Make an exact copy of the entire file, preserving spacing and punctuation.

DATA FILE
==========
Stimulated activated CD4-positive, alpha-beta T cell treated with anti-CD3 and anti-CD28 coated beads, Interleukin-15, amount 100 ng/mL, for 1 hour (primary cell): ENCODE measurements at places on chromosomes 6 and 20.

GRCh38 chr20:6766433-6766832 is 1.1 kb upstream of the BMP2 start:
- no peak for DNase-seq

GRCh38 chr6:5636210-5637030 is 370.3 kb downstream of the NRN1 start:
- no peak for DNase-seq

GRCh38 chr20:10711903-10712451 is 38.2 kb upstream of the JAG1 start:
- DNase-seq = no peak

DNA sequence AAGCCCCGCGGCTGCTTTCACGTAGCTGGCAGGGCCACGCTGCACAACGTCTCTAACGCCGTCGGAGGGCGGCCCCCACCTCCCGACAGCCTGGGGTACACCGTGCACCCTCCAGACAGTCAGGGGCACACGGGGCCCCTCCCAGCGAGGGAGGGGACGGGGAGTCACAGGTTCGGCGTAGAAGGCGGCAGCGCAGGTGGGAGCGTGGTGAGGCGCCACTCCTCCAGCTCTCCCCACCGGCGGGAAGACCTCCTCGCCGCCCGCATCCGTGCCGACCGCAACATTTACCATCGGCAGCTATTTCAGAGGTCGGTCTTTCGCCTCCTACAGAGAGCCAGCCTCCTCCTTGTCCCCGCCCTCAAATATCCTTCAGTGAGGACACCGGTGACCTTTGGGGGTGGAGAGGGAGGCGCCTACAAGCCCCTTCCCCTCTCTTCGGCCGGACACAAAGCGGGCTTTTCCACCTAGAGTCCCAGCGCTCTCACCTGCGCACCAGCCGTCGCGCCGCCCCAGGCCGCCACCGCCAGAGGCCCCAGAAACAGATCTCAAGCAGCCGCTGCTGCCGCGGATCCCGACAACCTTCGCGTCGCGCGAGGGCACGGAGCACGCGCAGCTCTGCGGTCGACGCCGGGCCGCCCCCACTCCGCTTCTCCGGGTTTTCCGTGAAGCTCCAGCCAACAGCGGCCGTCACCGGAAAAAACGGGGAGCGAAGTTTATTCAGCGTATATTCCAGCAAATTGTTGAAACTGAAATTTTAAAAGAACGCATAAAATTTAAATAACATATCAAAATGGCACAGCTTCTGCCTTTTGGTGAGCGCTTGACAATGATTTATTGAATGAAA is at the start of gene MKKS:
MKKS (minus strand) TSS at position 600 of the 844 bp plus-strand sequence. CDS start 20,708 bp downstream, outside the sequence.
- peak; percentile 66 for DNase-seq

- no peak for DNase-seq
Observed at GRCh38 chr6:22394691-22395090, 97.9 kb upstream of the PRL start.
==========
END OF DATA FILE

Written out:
Stimulated activated CD4-positive, alpha-beta T cell treated with anti-CD3 and anti-CD28 coated beads, Interleukin-15, amount 100 ng/mL, for 1 hour (primary cell): ENCODE measurements at places on chromosomes 6 and 20.

GRCh38 chr20:6766433-6766832 is 1.1 kb upstream of the BMP2 start:
- no peak for DNase-seq

GRCh38 chr6:5636210-5637030 is 370.3 kb downstream of the NRN1 start:
- no peak for DNase-seq

GRCh38 chr20:10711903-10712451 is 38.2 kb upstream of the JAG1 start:
- DNase-seq = no peak

DNA sequence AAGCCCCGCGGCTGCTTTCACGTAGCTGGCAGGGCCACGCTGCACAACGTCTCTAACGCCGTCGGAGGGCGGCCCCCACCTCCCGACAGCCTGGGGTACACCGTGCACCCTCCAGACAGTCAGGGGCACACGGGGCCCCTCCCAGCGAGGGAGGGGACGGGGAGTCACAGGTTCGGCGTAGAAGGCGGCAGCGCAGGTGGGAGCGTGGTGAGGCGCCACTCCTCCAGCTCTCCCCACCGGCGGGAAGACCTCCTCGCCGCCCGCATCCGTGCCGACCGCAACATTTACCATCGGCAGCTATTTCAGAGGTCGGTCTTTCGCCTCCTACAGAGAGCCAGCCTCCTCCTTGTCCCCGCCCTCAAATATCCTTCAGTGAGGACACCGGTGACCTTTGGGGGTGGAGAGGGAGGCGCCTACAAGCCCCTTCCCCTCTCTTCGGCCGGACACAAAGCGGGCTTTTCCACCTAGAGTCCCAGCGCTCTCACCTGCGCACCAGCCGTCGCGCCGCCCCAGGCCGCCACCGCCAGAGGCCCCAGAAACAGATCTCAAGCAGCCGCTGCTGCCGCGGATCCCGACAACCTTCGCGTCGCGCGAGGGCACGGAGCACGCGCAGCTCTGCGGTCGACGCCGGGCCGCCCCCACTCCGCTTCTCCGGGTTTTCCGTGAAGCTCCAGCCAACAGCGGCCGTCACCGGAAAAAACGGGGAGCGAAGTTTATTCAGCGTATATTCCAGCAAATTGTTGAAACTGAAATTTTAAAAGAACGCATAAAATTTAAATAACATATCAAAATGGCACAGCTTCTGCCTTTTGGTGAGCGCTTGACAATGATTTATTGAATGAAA is at the start of gene MKKS:
MKKS (minus strand) TSS at position 600 of the 844 bp plus-strand sequence. CDS start 20,708 bp downstream, outside the sequence.
- peak; percentile 66 for DNase-seq

- no peak for DNase-seq
Observed at GRCh38 chr6:22394691-22395090, 97.9 kb upstream of the PRL start.